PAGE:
electrically connecting the conductive channel in the interconnect structure to the TSV.
13. The method of claim 8, further including depositing an underfill material under the semiconductor die.
14. The method of claim 8, further including:
stacking a plurality of semiconductor die prior to forming the shielding layer, each semiconductor die having a TSV;
electrically connecting the stacked semiconductor die through the TSV;
forming the shielding layer over the stacked semiconductor die; and
electrically connecting the shielding layer to the TSV.
15. The method of claim 8, further including disposing an underfill material under the semiconductor die.
16. A method of making a semiconductor device, comprising:
providing a substrate having an interconnect structure;
providing a semiconductor die having a through silicon via (TSV);
mounting the semiconductor die to the substrate to electrically connect the TSV to the interconnect structure;
depositing an encapsulant between the semiconductor die;
forming a shielding layer over the encapsulant and semiconductor die; and
electrically connecting the shielding layer to the TSV which in turn electrically connects to the interconnect structure to isolate the semiconductor die from interference.
17. The method of claim 16, further including electrically connecting the shielding layer to a ground potential through the TSV and interconnect structure.
18. The method of claim 16, further including forming the shielding layer over the substrate.
19. The method of claim 16, further including:
forming solder bumps on the semiconductor die;
electrically connecting the solder bumps to the TSV; and
electrically connecting the solder bumps to contact pads on the substrate.
20. The method of claim 16, further including:
stacking a plurality of semiconductor die prior to forming the shielding layer, each semiconductor die having a TSV;
electrically connecting the stacked semiconductor die through the TSV;
forming the shielding layer over the stacked semiconductor die; and
electrically connecting the shielding layer to the TSV.
21. A semiconductor device, comprising:
a substrate having an interconnect structure;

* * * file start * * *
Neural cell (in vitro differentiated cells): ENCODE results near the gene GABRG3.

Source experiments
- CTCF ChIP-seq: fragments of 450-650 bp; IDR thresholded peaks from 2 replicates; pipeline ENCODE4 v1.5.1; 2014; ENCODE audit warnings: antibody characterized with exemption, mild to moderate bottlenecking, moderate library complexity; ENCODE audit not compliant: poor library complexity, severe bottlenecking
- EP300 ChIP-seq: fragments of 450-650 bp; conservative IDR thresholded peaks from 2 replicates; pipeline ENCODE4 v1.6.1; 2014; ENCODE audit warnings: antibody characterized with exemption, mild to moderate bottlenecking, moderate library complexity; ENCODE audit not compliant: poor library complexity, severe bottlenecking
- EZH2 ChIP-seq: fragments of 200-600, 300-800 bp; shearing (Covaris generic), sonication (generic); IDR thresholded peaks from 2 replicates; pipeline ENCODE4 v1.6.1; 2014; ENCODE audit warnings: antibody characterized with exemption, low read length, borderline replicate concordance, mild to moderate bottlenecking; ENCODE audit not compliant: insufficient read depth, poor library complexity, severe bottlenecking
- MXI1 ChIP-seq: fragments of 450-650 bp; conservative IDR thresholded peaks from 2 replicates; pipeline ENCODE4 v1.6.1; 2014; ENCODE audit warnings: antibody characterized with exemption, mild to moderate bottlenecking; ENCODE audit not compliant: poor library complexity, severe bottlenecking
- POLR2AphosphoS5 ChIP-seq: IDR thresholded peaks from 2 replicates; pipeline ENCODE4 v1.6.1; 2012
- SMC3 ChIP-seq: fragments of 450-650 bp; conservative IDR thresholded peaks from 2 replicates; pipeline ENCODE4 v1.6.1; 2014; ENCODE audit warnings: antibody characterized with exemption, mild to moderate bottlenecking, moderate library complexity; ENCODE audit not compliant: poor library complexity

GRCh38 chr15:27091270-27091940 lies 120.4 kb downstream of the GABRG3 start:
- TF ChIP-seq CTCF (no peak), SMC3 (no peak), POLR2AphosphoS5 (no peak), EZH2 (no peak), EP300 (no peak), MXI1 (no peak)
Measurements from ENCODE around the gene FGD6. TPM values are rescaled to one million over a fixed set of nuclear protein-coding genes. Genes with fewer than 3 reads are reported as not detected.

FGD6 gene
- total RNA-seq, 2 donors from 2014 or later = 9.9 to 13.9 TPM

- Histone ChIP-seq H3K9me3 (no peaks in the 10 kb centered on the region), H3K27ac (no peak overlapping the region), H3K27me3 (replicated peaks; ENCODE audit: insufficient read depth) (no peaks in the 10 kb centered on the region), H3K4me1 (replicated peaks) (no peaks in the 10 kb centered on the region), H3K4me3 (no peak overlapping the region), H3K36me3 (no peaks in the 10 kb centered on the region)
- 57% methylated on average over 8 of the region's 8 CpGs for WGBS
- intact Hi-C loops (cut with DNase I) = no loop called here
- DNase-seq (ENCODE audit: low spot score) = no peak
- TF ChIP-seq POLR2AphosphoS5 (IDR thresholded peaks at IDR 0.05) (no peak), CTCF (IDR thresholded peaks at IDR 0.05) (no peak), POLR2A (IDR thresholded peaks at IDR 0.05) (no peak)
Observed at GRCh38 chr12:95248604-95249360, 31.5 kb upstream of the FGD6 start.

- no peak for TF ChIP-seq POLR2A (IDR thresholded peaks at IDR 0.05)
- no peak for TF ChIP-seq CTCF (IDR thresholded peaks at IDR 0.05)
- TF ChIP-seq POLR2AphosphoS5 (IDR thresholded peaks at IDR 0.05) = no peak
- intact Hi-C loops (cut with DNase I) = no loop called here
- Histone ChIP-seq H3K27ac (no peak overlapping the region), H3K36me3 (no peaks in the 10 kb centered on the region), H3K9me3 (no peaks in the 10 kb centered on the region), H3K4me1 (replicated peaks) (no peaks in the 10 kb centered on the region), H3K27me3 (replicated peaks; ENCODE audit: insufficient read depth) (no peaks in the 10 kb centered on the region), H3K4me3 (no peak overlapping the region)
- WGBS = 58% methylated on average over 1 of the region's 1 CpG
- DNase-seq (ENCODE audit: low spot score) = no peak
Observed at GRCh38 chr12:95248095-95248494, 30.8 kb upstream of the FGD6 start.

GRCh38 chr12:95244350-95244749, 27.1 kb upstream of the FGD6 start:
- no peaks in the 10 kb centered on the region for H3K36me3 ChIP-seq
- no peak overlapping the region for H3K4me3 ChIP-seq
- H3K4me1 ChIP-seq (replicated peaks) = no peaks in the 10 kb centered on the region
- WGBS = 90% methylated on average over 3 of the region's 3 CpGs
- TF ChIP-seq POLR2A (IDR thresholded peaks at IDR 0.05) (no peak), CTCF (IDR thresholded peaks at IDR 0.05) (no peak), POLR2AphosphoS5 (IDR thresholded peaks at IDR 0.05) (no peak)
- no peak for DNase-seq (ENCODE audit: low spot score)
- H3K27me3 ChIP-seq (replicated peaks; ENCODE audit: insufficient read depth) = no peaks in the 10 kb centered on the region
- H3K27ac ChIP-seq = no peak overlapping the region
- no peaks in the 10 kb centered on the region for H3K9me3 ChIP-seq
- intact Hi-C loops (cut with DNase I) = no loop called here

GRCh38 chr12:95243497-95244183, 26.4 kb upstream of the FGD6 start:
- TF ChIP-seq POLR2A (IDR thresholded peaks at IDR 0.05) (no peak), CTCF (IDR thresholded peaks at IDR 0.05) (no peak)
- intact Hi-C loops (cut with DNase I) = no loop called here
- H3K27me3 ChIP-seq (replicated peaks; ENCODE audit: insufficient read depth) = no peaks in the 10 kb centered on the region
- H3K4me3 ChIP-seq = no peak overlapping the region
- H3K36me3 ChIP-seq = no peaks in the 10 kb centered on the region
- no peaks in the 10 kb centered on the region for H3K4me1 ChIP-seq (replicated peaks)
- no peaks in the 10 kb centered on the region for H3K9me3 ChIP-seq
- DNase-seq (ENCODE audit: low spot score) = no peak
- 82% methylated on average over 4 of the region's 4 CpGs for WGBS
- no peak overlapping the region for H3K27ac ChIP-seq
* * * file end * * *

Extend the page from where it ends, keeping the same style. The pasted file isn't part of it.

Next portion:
a semiconductor die having a through silicon via (TSV), the semiconductor die being mounted to the substrate to electrically connect the TSV to the interconnect structure;
an encapsulant deposited between the semiconductor die; and
a shielding layer formed over the encapsulant and semiconductor die, the shielding layer being electrically connected to the TSV which in turn electrically connects to the interconnect structure to isolate the semiconductor die from interference.
22. The semiconductor device of claim 21, wherein the shielding layer is electrically connected to a ground potential through the TSV and interconnect structure.
23. The semiconductor device of claim 21, further including a plurality of solder bumps formed on the semiconductor die, the solder bumps being electrically connected to the TSV and the solder bumps being electrically connected to contact pads on the substrate.
24. The semiconductor device of claim 21, further including a plurality of stacked semiconductor die disposed under the shielding layer, the stacked semiconductor die being electrically connected through the TSV and the shielding layer being electrically connected to the TSVs.
25. The semiconductor device of claim 21, further including an underfill material disposed under the semiconductor die.
Description
FIELD OF THE INVENTION

The present invention relates in general to semiconductor devices and, more particularly, to a semiconductor device using conductive vias to connect a shielding layer to a ground point.

BACKGROUND OF THE INVENTION

Semiconductor devices are found in many products in the fields of entertainment, communications, networks, computers, and household markets. Semiconductor devices are also found in military, aviation, automotive, industrial controllers, and office equipment. The semiconductor devices perform a variety of electrical functions necessary for each of these applications.

The manufacture of semiconductor devices involves formation of a wafer having a plurality of die. Each semiconductor die contains hundreds or thousands of transistors and other active and passive devices performing a variety of electrical functions. For a given wafer, each die from the wafer typically performs the same electrical function. Front-end manufacturing generally refers to formation of the semiconductor devices on the wafer. The finished wafer has an active side containing the transistors and other active and passive components. Back-end manufacturing refers to cutting or singulating the finished wafer into the individual die and then packaging the die for structural support and environmental isolation.